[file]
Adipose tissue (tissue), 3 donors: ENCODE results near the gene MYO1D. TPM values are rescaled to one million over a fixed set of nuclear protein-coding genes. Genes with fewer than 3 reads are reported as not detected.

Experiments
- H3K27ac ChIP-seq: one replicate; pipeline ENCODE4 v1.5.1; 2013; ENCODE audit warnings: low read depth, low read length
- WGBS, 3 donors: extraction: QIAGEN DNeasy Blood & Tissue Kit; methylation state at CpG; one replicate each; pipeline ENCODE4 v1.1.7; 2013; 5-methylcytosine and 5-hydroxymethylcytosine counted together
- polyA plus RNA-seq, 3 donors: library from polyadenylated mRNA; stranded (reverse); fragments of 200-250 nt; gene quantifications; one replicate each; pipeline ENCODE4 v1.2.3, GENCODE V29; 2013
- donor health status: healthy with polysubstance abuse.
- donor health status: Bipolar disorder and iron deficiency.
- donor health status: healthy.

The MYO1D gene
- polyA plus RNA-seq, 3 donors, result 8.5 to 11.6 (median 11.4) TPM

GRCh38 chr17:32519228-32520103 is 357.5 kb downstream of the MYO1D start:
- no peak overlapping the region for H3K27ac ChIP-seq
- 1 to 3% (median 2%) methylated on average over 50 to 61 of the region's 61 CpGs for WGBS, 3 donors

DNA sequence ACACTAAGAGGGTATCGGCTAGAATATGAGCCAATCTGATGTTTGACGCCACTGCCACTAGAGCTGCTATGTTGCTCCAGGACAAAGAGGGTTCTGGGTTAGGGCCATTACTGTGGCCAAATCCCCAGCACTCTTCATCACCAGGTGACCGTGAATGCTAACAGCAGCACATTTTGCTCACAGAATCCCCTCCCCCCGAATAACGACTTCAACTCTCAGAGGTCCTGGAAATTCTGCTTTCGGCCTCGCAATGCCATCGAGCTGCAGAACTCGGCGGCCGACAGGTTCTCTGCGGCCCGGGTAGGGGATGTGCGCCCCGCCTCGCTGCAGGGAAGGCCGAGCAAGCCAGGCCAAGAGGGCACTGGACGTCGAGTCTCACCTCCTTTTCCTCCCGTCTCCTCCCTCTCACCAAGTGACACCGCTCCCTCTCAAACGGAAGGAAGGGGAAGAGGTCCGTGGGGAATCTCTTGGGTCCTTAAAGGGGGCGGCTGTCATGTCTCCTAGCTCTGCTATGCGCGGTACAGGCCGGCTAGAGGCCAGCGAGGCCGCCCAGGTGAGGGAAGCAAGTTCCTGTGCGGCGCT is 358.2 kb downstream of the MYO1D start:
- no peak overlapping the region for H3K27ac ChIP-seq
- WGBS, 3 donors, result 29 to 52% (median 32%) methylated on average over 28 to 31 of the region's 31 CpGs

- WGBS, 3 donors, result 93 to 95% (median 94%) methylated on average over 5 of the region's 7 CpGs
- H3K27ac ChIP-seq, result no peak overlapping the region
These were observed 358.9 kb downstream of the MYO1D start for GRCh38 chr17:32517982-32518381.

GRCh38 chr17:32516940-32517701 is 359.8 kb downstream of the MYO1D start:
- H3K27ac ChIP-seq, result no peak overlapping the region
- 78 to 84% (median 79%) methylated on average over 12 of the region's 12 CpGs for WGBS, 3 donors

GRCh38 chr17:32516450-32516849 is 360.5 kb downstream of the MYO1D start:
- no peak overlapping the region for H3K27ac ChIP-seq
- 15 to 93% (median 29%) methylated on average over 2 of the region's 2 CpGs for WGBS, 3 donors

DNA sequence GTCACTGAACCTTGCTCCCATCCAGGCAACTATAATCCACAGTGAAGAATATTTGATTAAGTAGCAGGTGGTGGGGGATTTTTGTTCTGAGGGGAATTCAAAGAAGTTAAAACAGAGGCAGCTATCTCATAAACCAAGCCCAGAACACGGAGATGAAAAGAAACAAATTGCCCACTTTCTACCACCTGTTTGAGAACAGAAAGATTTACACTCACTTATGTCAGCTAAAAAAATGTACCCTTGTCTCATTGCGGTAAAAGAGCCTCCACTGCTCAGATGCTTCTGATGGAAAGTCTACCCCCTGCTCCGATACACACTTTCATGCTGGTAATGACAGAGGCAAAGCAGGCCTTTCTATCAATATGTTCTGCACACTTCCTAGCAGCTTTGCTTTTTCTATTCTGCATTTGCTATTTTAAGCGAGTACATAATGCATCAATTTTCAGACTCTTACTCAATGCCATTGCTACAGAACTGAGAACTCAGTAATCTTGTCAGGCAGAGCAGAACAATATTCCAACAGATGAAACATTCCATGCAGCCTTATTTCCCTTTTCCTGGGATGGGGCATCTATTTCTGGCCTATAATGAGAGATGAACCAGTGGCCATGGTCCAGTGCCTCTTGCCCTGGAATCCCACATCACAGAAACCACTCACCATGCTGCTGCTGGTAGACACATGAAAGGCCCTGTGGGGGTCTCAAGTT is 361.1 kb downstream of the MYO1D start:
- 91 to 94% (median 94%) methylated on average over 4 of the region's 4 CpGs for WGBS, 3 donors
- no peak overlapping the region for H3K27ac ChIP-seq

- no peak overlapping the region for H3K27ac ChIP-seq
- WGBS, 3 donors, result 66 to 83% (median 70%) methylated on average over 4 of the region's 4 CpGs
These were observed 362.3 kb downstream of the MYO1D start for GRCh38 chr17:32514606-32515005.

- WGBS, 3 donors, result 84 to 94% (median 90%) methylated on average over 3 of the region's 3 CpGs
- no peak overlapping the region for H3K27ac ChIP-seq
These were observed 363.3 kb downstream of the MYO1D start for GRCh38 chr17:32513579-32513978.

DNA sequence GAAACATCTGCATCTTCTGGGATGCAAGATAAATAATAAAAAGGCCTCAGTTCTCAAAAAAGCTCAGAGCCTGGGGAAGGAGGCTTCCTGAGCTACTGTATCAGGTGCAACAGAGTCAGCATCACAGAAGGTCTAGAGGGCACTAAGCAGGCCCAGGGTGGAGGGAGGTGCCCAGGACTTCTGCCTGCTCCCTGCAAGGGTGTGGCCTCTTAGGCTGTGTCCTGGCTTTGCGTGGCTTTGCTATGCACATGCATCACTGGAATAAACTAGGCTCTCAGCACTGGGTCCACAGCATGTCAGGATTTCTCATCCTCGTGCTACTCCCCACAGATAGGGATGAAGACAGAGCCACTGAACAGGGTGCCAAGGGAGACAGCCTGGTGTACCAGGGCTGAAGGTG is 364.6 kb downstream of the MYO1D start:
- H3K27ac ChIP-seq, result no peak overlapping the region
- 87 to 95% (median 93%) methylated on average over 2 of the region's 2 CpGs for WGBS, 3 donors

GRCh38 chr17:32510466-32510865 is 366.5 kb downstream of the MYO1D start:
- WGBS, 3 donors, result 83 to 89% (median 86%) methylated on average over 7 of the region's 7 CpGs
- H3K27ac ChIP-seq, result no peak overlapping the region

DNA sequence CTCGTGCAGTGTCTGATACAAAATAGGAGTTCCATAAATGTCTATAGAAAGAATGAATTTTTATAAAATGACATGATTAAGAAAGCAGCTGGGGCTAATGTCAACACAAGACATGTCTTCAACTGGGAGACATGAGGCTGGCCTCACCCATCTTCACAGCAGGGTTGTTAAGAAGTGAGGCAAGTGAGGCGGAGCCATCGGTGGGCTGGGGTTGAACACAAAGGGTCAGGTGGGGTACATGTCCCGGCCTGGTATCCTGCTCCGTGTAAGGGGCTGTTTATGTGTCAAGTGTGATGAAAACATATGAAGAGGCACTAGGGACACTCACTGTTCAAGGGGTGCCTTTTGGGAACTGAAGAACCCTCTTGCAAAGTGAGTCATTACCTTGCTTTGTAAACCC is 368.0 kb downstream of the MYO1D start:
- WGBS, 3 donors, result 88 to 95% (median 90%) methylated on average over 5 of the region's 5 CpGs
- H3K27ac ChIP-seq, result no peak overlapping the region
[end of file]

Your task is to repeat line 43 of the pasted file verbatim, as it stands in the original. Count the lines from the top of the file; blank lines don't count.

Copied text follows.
- H3K27ac ChIP-seq, result no peak overlapping the region